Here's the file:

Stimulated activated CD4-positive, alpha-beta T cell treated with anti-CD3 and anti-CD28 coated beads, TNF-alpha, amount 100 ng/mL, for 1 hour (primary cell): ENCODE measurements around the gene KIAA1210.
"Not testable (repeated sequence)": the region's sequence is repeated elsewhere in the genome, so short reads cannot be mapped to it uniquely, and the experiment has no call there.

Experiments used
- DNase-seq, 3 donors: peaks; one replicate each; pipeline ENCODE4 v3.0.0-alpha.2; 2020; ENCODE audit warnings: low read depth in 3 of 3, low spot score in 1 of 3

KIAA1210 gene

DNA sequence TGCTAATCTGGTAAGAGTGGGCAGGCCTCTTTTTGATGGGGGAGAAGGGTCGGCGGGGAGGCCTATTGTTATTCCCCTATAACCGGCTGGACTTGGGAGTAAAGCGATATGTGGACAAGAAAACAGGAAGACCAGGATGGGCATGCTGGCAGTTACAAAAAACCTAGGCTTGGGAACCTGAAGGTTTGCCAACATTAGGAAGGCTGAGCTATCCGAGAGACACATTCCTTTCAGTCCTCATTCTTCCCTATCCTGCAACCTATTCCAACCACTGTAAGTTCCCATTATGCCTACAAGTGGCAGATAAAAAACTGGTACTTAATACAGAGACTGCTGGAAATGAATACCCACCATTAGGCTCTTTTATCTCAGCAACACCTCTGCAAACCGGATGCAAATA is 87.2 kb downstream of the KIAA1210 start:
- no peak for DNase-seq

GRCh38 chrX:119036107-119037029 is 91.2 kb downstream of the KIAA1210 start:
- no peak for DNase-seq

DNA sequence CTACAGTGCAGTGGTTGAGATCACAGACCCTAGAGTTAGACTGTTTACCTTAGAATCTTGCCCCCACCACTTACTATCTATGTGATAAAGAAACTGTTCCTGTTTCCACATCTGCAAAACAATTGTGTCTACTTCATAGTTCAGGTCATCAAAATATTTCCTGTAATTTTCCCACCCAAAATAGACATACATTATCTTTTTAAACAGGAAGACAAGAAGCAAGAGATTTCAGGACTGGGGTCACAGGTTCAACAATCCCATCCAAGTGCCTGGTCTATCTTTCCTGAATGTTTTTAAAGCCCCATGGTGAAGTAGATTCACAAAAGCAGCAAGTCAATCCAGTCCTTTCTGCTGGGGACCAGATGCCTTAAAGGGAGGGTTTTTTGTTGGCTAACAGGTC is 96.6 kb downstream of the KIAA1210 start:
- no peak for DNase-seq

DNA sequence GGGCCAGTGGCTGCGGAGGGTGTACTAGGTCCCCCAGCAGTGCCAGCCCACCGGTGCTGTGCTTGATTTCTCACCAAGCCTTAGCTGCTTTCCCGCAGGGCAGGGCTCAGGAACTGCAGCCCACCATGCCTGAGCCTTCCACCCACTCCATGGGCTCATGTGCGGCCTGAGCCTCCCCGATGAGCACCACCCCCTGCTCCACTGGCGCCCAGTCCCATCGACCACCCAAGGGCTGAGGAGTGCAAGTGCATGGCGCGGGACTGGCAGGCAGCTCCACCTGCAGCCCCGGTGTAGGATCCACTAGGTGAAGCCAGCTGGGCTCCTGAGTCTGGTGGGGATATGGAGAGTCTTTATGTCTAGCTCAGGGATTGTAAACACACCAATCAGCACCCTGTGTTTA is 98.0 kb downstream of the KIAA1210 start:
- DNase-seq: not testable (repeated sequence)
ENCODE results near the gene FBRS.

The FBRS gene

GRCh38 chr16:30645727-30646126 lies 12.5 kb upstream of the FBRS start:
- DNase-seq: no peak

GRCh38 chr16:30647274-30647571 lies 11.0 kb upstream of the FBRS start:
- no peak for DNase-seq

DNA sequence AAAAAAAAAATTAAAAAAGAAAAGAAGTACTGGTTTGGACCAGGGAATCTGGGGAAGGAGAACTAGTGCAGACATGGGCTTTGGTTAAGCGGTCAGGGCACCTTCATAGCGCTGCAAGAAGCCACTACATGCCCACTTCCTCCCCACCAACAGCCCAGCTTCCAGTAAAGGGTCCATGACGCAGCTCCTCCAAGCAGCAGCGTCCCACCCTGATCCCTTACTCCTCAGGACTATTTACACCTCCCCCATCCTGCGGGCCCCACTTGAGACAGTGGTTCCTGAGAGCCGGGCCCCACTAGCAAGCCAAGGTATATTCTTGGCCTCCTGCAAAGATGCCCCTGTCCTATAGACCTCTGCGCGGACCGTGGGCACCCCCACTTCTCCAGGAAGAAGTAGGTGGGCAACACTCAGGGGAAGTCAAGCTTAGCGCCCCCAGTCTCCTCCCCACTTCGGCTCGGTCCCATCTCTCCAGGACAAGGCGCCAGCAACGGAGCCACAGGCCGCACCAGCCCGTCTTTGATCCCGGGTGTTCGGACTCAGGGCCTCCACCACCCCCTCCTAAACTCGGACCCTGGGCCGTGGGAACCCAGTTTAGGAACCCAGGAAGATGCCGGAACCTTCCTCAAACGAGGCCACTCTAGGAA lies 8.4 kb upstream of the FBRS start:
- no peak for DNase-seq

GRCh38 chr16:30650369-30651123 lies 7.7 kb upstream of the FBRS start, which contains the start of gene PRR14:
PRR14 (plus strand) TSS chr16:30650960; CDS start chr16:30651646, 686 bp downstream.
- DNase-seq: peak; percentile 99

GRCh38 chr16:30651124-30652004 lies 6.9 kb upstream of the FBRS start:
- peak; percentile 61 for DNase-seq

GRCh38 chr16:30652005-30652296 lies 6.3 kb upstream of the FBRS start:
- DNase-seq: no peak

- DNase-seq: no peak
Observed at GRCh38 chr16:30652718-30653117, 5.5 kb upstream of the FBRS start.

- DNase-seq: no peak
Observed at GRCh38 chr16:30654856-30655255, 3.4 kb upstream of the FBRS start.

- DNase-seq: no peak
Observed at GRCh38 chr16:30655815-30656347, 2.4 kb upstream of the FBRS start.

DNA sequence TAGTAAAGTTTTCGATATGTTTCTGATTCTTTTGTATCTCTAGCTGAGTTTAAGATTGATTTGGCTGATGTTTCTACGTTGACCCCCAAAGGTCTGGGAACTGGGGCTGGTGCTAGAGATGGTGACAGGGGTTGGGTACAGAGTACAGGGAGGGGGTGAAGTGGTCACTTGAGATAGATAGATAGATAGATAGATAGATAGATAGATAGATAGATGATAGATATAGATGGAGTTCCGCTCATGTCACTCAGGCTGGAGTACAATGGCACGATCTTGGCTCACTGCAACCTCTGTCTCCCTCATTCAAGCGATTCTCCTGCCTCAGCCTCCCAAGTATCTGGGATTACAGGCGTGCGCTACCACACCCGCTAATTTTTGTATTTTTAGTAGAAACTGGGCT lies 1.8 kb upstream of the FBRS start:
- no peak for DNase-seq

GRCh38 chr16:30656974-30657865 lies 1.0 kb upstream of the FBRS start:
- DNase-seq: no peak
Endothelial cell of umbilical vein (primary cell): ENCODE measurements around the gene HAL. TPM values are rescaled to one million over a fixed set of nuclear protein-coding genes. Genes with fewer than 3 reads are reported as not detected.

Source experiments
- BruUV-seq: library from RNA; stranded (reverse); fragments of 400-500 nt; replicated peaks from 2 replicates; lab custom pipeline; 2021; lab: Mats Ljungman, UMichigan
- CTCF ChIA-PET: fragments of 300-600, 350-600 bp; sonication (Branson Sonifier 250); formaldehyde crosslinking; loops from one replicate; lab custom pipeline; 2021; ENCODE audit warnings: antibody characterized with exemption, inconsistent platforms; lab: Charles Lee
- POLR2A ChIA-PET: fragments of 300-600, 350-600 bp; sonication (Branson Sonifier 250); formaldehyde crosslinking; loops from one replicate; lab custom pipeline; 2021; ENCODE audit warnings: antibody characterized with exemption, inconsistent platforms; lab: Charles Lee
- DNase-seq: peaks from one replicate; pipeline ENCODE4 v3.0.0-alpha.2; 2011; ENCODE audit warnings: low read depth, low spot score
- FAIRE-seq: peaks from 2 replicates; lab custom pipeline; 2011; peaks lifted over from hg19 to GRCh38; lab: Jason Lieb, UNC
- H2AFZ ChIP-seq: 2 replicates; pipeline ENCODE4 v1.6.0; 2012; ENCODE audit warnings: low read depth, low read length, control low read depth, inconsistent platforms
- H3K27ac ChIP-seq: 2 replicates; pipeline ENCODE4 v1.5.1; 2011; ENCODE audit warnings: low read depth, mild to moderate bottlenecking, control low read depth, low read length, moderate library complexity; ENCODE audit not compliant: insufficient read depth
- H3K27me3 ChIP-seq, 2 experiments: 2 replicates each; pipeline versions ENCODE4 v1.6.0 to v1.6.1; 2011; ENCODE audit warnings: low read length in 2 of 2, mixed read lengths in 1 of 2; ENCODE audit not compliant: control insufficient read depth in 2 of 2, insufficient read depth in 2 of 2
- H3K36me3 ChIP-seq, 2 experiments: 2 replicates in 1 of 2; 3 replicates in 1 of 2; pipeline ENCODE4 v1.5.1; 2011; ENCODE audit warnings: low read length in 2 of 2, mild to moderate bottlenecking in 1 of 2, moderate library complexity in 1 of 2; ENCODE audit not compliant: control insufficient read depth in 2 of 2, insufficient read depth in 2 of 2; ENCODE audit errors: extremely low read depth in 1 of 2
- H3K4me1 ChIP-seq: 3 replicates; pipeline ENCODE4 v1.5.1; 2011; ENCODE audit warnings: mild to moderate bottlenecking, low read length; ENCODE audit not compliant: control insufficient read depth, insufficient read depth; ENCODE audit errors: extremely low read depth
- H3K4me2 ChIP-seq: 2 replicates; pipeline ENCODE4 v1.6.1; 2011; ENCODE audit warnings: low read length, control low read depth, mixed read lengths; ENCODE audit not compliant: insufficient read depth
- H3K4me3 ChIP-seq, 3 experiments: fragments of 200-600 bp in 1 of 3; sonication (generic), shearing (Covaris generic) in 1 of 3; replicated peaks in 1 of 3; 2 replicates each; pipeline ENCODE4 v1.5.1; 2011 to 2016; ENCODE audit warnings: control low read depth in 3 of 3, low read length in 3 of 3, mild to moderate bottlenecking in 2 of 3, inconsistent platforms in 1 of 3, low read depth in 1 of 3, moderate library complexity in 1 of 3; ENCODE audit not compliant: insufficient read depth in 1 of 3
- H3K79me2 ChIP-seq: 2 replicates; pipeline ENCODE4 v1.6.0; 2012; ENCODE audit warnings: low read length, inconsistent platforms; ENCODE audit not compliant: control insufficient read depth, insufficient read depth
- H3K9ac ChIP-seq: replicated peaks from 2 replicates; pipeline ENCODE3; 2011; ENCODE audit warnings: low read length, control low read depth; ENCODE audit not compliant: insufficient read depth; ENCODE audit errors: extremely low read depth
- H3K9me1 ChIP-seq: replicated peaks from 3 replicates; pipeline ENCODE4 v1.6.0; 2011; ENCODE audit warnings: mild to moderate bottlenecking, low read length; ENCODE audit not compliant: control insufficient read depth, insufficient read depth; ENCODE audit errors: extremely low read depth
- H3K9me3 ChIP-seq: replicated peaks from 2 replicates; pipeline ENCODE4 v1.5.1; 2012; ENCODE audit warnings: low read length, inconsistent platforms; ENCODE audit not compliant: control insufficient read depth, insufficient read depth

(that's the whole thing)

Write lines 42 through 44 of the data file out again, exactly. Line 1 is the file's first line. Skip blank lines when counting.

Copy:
- CTCF ChIA-PET: fragments of 300-600, 350-600 bp; sonication (Branson Sonifier 250); formaldehyde crosslinking; loops from one replicate; lab custom pipeline; 2021; ENCODE audit warnings: antibody characterized with exemption, inconsistent platforms; lab: Charles Lee
- POLR2A ChIA-PET: fragments of 300-600, 350-600 bp; sonication (Branson Sonifier 250); formaldehyde crosslinking; loops from one replicate; lab custom pipeline; 2021; ENCODE audit warnings: antibody characterized with exemption, inconsistent platforms; lab: Charles Lee
- DNase-seq: peaks from one replicate; pipeline ENCODE4 v3.0.0-alpha.2; 2011; ENCODE audit warnings: low read depth, low spot score